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Ivory Coast - US Relations

As far as US interests are concerned, West Africa is important for reasons that are economic (oil, markets), political (a counterweight to mounting extremism in the Sahel), and humanitarian. The US administration played an active role in diffusing the post-electoral crisis (2010-2011) in Côte d’Ivoire and, after President Ouattara was sworn into office in May 2011, US interest in Côte d’Ivoire remained high. Again by regional standards, the Ouattara administration had shown a commitment to good governance and healthy social and economic policies, and the US considers it a strong ally and a positive factor in West Africa. But interest for Côte d’Ivoire waned in Washington. The country may be, in this respect, the victim of its own success. While Côte d’Ivoire has held peaceful elections and generally stayed out of international headlines, other regional crises have taken the forefront.

The United States established diplomatic relations with Cote d'Ivoire (then called Ivory Coast) in 1960 following its independence from France. The United States recognized the Republic of the Ivory Coast on August 7, 1960, when President Dwight D. Eisenhower sent a letter to that effect to Prime Minister Felix Houphouet-Boigny. The area that became the Ivory Coast on that same date previously had been under French sovereignty. The state’s name changed from Ivory Coast to Cote D’Ivoire in 1986.

Relations between Washington and Abidjan were cordial if less intimate than the ties with Paris. Through the mid-1980s, Cote d'lvoire was Africa's most loyal supporter of the United States in the United Nations General Assembly. It supported the larger United States agenda on Chad, the Western Sahara, southern Africa, and Israel. The government strongly approved of moves by the United States against Libyan head of state Qadhafi, especially in light of rumors that Libyans in Burkina Faso were recruiting and training agents to infiltrate Cote d'lvoire. United States secretary of state George Shultz visited Abidjan in 1986 following Houphouet-Boigny's visit to Washington in 1983.

A coup in 1999 ushered in several years of coup attempts, disputed elections, rebellions, and attempts at reunification. In 2011, a new president was formally inaugurated after a period of fighting brought on by the incumbent's refusal to cede power following 2010 elections.

U.S.-Ivoirian relations have traditionally been friendly and close. The United States participates in the international effort to assist Cote d'Ivoire in moving beyond its decade-long crisis, providing more than a quarter of the funding for the UN Operation in Cote d'Ivoire. The U.S. Government’s overriding interests in Cote d’Ivoire have long been to help restore peace, encourage disarmament and reunification of the country, and support a democratic government whose legitimacy can be accepted by all the citizens of Cote d’Ivoire.

The U.S. Engagement Strategy in Cote d’Ivoire encompasses both programs and initiatives under the President’s Emergency Plan for AIDS Relief (PEPFAR) and our Transition Assistance Priorities. PEPFAR supports the provision of comprehensive HIV/AIDS testing, prevention, treatment, care services, and related health system support throughout Cote d’Ivoire. The Transition Assistance Priorities are the framework that will guide all U.S. Government programmatic and policy work not related to PEPFAR over the next several years. The overarching goal of the Transition Assistance Priorities is to support the Government of Cote d’Ivoire through programs and diplomatic engagement during this post-crisis period as the country recovers and works to establish conditions that will once again make it a stable and prosperous nation.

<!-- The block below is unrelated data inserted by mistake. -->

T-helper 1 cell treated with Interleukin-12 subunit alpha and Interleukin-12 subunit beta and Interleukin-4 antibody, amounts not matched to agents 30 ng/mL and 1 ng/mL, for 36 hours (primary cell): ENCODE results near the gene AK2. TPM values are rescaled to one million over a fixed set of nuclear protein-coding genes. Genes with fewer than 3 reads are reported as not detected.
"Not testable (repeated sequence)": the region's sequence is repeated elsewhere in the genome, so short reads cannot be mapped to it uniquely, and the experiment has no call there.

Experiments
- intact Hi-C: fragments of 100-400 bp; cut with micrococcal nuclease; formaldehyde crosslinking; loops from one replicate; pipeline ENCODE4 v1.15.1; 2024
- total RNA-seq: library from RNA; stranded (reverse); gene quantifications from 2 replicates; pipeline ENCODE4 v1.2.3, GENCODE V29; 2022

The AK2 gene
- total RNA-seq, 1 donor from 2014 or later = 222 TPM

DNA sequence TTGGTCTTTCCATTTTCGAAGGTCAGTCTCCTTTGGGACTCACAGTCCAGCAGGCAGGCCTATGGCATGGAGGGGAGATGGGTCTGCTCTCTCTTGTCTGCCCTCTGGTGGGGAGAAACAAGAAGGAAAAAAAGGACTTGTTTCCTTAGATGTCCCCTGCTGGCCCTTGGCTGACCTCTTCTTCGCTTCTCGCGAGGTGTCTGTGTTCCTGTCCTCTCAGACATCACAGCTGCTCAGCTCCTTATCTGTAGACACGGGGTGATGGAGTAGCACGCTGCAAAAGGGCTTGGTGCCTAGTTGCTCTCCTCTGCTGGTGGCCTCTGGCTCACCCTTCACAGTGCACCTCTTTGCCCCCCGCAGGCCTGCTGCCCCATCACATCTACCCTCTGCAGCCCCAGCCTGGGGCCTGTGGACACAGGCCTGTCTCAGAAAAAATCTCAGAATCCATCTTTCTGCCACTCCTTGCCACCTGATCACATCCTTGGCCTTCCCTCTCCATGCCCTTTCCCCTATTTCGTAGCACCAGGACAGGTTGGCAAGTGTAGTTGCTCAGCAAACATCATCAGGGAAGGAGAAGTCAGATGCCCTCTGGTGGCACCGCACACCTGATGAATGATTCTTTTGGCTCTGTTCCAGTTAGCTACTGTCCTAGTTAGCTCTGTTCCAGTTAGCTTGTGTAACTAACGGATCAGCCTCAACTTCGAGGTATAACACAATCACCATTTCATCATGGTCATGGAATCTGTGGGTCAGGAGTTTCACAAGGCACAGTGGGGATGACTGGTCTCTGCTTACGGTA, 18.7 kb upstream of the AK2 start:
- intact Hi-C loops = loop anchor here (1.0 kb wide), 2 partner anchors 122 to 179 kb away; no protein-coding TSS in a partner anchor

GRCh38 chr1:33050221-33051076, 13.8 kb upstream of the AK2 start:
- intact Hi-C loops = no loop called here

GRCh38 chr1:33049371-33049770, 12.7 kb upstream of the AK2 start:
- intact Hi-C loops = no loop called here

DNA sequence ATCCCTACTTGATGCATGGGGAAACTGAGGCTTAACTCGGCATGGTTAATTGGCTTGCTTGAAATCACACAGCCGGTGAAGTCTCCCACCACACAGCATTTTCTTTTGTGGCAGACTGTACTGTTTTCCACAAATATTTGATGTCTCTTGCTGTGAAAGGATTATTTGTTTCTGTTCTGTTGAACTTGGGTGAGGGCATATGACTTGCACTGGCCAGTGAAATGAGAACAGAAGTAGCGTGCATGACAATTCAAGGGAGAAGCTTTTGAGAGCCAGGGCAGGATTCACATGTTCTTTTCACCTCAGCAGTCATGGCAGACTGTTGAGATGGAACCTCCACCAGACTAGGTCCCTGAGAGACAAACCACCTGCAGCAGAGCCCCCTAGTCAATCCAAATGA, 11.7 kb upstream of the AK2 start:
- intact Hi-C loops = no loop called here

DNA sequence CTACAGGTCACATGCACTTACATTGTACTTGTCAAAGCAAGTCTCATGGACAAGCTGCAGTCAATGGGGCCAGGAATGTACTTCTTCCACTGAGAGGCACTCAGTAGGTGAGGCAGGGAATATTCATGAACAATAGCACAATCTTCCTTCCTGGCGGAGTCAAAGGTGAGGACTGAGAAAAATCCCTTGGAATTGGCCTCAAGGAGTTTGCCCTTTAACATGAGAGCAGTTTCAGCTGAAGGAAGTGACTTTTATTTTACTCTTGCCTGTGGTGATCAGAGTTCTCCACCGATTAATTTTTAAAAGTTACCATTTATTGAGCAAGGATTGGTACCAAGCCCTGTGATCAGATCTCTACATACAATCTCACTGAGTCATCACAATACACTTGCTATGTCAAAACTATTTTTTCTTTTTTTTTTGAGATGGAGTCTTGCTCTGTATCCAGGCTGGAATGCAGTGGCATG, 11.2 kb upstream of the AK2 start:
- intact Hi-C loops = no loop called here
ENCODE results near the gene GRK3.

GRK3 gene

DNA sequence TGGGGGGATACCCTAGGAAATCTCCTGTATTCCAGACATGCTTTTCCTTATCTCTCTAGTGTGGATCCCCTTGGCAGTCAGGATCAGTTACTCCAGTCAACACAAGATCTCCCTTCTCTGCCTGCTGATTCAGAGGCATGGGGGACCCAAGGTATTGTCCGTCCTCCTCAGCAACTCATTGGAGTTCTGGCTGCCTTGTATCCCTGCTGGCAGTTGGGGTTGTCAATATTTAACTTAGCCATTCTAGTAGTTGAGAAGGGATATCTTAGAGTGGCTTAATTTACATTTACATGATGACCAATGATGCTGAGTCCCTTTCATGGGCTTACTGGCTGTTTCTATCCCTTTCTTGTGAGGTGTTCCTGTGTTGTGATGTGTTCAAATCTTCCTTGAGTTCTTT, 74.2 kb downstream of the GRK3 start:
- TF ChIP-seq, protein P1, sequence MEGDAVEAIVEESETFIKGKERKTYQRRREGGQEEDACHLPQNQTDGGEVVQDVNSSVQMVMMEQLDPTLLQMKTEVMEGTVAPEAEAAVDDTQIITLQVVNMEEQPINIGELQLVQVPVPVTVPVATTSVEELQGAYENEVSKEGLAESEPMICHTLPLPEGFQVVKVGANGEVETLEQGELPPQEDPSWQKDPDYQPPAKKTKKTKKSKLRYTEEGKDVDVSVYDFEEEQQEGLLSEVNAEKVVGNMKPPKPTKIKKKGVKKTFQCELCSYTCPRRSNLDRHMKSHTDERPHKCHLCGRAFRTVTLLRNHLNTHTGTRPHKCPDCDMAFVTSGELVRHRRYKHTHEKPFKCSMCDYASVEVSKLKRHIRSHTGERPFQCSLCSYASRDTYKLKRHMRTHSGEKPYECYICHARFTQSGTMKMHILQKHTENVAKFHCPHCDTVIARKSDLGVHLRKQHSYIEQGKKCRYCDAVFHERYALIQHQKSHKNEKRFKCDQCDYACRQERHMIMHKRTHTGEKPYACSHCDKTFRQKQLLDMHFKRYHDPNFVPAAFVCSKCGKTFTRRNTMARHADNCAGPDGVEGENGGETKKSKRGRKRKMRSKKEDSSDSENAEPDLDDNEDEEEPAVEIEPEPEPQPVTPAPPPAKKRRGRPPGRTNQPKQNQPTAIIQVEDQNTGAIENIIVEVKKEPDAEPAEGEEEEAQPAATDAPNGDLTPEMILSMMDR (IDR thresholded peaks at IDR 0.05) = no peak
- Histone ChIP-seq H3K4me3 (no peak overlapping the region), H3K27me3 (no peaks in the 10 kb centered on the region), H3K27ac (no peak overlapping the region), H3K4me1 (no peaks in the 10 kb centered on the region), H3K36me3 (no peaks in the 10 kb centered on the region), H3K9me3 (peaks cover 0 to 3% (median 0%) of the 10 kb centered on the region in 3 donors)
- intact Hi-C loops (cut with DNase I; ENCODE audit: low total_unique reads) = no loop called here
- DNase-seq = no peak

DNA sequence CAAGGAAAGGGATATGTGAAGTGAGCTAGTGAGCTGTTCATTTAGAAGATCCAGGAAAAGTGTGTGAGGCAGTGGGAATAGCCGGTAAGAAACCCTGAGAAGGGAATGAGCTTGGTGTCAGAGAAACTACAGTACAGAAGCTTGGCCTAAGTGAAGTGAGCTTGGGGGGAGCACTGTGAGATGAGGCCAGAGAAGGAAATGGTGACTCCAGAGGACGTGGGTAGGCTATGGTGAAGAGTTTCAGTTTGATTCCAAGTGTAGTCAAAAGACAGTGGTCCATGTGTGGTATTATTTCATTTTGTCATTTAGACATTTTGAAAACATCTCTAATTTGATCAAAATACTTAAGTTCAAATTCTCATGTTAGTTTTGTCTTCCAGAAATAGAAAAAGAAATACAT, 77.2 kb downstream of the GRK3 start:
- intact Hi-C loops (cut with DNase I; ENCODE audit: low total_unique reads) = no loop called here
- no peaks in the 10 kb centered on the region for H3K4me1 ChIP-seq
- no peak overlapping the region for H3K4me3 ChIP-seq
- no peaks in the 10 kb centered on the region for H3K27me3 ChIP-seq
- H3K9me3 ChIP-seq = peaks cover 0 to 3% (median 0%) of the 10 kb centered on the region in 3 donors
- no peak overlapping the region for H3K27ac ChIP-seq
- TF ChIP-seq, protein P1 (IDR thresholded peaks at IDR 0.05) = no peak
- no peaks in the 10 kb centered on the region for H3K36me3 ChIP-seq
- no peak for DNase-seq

When a country is deemed to have stepped outside of international norms or standards, the community of nations may impose sanctions against the sitting government, non-state actors or individuals deemed to be responsible for offending acts. The idea is to persuade the offending parties to change their policy by restricting trade, investment or other commercial activity, and in the case of individuals, travel to the United States. In the early years of this century, such was the case with Côte d’Ivoire. Seeking to facilitate peace negotiations to put an end to the country’s bloody civil war, the United Nations imposed targeted sanctions on certain individuals who significantly contributed to the conflict. Many in the international community followed that lead, including the United States, which imposed sanctions on specific individuals beginning in 2006.

The U.S. participates in the international effort to assist Cote d'Ivoire in moving beyond its decade-long crisis, providing more than a quarter of the funding for UNOCI. The U.S. has also provided modest economic support fund (ESF) assistance to promote democracy. Bilateral U.S. Agency for International Development (USAID) funding, with the exception of self-help and democracy and human rights funds, has been phased out. The country remains a major beneficiary of U.S. assistance in combating HIV/AIDS, as it is one of 15 focus countries under the President's Emergency Plan for AIDS Relief (PEPFAR). With PEPFAR assistance totaling approximately $120 million in FY 2009, this is by far the largest U.S. assistance program in Cote d'Ivoire. Ivoirian eligibility for the African Growth and Opportunity Act (AGOA) was withdrawn in 2005 because of Government of Cote d'Ivoire actions in 2004 but reinstated in October 2011.